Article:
Each year, food poisoning in Raleigh NC affects roughly 1 in 6 people in the United Kingdom as a result of eating or drinking food or beverages that are contaminated. It is possible for anyone to become ill with food poison, but those with compromised immune systems, infants, young children, older people, and those with chronic illnesses are at the highest risk.
A majority of food poison cases are caused by bacteria, but viruses, parasites, chemicals, and metals can also cause illness. In this article, we examine what symptoms food poisoning has, how long it lasts, and what treatment options are available.
Which are the Common Food Poisoning Symptoms?
Symptoms of food poison can vary depending on the contaminant, but most people experience the following combination of symptoms:
- Cramps or stomach pain
- And vomiting
- Accompanied by diarrhea
- Or headache
- And fever
Rarely, patients may suffer from:
- The diarrhea is bloody
- Due to dehydration
- As well as a high fever (above 102°F).
- Pain in the muscles
- Accompanied by blurred vision
- Irritation or rash on the skin
What Is the Time Frame for Symptom Development?
Variable lengths of time may pass before symptoms develop depending on the underlying cause. An exposure to Staphylococcus aureus (Staph) will cause symptoms within 30 minutes, while symptoms from Listeria illness can take up to 4 weeks to appear. Food poison symptoms usually appear within 30 minutes to 2 days after exposure to the most common forms.
Food Poisoning Symptoms: How Long Do They Last?
An individual will fully recover from food poisoning within 1 to 5 days. Those who are young, elderly, pregnant, and have underlying medical conditions, as well as those with weakened immune systems, are at an increased risk of getting food poison. When food poisoning is suspected, it is advised for these patients to contact a doctor or healthcare provider as soon as possible.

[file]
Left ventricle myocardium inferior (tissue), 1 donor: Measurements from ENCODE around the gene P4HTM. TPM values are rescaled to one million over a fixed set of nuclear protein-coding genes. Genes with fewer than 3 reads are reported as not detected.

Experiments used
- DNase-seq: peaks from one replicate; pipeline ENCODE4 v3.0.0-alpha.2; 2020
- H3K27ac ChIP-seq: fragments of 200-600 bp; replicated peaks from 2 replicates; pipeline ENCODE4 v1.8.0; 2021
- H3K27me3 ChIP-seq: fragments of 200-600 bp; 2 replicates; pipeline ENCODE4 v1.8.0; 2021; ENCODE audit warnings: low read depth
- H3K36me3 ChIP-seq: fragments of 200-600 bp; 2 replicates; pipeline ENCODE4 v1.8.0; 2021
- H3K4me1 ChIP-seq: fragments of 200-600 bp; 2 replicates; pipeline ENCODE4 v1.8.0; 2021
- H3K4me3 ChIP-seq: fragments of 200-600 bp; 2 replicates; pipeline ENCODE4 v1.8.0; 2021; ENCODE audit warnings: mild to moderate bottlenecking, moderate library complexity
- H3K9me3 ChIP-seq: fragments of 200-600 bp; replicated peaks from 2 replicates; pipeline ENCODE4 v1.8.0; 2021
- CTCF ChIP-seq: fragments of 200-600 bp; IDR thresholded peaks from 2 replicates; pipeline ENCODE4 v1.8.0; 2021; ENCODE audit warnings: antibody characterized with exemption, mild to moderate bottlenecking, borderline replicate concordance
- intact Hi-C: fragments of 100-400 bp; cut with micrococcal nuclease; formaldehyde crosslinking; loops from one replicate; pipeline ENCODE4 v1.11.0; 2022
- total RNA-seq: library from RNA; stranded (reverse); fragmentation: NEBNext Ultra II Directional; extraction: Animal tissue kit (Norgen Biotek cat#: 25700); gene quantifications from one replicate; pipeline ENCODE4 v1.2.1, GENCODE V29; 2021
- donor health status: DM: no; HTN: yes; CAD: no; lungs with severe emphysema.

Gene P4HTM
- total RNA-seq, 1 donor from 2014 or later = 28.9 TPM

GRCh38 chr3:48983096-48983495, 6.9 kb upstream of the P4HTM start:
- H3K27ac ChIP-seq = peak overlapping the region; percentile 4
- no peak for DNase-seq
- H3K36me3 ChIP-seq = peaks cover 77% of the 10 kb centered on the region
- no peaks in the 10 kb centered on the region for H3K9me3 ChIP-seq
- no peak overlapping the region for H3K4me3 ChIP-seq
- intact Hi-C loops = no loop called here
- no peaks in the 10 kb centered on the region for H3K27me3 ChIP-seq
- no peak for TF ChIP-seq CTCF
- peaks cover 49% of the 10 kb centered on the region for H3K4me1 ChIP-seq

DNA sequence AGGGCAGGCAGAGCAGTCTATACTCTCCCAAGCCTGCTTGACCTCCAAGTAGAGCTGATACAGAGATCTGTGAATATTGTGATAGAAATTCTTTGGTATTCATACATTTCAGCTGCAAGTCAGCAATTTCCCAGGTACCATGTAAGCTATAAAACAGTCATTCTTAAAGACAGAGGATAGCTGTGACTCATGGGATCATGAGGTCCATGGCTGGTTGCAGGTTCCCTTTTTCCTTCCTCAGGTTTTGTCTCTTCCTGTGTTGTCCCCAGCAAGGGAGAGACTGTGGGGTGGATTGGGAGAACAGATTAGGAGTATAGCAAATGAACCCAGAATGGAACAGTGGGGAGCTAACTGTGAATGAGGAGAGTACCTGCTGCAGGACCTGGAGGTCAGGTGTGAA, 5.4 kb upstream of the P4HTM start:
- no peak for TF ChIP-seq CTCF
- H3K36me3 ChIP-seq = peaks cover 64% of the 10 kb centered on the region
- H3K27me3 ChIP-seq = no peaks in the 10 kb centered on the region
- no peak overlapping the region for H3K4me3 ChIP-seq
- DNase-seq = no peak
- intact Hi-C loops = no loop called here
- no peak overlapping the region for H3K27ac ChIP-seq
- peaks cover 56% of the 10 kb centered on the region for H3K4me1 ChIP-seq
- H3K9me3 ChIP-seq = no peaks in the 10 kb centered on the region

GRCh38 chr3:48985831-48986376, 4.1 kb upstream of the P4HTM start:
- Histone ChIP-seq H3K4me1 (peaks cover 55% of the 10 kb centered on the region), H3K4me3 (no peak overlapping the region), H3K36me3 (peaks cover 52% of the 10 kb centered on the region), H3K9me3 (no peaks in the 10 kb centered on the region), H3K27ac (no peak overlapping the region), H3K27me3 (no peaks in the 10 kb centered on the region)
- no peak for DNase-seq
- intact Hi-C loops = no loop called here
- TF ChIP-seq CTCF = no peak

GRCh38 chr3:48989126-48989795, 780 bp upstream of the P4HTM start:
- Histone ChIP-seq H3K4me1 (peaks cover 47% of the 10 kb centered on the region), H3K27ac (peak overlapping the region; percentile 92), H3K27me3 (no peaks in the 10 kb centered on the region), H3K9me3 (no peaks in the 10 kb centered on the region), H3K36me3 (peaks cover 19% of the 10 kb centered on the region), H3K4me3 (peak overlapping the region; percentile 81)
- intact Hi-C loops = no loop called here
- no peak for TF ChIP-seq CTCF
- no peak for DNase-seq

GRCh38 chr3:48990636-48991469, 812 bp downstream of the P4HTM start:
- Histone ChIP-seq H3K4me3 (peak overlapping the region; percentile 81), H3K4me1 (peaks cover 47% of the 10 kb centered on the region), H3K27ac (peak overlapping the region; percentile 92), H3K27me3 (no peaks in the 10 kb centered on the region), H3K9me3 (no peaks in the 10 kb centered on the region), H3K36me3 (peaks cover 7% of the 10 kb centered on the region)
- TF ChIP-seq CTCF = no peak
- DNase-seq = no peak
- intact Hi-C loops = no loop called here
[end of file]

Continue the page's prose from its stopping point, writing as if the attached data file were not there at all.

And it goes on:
Food Poisoning: What Are the Treatments?
- You should get lots of rest if you are experiencing food poisoning along with a fever. You can take ibuprofen, acetaminophen, or aspirin to control the fever with the help of your doctor or healthcare provider. Children and teens should always consult a doctor before using medications containing salicylates or aspirin as these can cause a serious illness (Reye’s syndrome). In addition to stomach bleeding caused by aspirin and ibuprofen, the risk increases with age. Do not take these medicines for more than 10 days consecutively unless your doctor instructs you to.
- You can use a heating pad or hot water bottle to relieve cramps or stomach pain. Make sure the water bottle is covered or the heating pad is set to low so as not to burn the skin.
- It may be beneficial to let the bowels settle for a few hours after food poisons since nausea, vomiting, and diarrhea are common symptoms. For a few hours, avoid eating anything, and drink clear liquids such as water, broth, diluted juice, or electrolyte drinks (sports drinks). It is advisable to stay away from carbonated beverages as well as those that contain caffeine or alcohol. Dehydration can cause serious complications, so staying hydrated is vital.
- If eating does not worsen stomach cramps or diarrhea, patients should stick to easy-to-digest foods like toast, crackers, bananas, rice, gelatin, or applesauce. Once symptoms have subsided, patients are likely to be able to resume their normal diet within 2 to 3 days. However, they should avoid heavy, greasy, spicy, or fatty foods for several days.
Read More about Food Poisoning: What to Eat After Food Poisoning?